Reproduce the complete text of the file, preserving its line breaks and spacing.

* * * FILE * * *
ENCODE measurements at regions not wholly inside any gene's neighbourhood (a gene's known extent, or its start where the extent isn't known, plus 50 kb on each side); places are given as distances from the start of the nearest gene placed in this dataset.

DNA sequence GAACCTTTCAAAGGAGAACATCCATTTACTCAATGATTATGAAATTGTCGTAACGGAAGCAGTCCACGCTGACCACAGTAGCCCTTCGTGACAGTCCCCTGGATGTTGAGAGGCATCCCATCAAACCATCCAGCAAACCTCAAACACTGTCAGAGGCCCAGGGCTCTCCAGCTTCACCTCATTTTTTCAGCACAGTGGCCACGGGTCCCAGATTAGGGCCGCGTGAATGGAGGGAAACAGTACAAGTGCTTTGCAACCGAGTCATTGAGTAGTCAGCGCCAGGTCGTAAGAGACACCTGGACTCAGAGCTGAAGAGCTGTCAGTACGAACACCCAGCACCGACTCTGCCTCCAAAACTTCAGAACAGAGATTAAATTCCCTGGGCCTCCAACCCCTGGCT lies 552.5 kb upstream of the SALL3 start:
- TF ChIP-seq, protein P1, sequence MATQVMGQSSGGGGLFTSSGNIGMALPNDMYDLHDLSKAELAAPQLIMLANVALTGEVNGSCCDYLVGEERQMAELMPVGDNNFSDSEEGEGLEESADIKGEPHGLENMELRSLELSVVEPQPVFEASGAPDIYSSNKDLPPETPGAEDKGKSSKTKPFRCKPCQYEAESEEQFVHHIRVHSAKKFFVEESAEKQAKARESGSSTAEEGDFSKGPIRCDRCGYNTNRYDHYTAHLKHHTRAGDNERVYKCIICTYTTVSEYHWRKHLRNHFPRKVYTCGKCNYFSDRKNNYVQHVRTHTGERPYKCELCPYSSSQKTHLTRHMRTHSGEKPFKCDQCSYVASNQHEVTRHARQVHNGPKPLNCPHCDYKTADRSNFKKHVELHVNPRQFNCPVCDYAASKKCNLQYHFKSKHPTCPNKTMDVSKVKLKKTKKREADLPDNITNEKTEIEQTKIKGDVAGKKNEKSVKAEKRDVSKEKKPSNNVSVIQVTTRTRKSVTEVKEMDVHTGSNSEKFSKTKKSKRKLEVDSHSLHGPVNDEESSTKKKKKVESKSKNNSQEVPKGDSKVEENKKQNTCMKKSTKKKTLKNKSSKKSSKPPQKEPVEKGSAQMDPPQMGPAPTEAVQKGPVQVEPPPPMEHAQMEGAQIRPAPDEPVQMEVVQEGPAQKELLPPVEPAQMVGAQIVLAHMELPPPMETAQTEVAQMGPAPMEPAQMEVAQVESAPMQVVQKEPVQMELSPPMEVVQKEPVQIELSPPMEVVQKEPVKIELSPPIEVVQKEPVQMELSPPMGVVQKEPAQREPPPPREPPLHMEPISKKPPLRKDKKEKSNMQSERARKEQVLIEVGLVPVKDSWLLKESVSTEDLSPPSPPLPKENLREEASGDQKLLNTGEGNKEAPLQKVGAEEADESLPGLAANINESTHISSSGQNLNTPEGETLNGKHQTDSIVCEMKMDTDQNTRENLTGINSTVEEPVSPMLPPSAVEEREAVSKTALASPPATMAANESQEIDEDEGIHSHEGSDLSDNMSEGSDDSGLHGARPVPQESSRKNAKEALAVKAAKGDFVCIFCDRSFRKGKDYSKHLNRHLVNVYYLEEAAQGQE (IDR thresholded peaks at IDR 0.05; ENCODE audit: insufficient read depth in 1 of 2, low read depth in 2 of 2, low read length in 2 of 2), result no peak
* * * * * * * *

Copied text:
ENCODE measurements at regions not wholly inside any gene's neighbourhood (a gene's known extent, or its start where the extent isn't known, plus 50 kb on each side); places are given as distances from the start of the nearest gene placed in this dataset.

DNA sequence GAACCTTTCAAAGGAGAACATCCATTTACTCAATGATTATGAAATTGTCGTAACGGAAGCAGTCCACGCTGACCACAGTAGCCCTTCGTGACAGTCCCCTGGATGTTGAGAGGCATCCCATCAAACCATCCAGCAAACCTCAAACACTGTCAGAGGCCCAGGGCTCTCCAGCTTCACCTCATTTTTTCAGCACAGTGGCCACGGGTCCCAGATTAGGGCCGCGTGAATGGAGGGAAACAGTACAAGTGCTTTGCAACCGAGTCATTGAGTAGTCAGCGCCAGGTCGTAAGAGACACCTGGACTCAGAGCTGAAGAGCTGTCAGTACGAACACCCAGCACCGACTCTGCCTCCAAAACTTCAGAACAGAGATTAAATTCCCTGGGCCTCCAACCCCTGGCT lies 552.5 kb upstream of the SALL3 start:
- TF ChIP-seq, protein P1, sequence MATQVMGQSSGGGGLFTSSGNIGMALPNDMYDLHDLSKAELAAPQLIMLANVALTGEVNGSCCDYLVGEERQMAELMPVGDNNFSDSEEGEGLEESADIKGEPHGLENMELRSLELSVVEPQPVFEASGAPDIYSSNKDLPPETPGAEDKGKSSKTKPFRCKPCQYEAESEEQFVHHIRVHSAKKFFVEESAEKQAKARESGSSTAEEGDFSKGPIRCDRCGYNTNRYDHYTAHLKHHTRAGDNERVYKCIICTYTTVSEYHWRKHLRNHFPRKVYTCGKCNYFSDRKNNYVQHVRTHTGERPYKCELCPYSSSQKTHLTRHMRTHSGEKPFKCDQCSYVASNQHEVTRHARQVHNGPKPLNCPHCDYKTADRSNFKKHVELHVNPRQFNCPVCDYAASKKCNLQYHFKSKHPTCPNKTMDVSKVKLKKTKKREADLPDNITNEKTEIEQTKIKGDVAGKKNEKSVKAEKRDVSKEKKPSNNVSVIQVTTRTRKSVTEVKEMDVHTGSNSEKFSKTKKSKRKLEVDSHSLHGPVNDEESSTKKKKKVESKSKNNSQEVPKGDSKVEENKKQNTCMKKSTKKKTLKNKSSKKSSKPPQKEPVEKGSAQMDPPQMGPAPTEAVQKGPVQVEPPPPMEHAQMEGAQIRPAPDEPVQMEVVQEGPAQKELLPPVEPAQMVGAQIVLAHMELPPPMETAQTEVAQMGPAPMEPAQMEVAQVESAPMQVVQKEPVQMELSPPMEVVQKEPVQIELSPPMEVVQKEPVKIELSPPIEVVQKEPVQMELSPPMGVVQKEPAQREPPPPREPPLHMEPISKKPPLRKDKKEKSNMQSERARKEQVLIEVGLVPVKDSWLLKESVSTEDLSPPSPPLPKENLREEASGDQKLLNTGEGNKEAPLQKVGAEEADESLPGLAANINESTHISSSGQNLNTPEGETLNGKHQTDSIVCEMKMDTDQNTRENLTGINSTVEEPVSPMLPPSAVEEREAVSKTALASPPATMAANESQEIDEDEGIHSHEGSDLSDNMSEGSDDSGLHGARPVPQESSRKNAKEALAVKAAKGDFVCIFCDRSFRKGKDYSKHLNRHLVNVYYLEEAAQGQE (IDR thresholded peaks at IDR 0.05; ENCODE audit: insufficient read depth in 1 of 2, low read depth in 2 of 2, low read length in 2 of 2), result no peak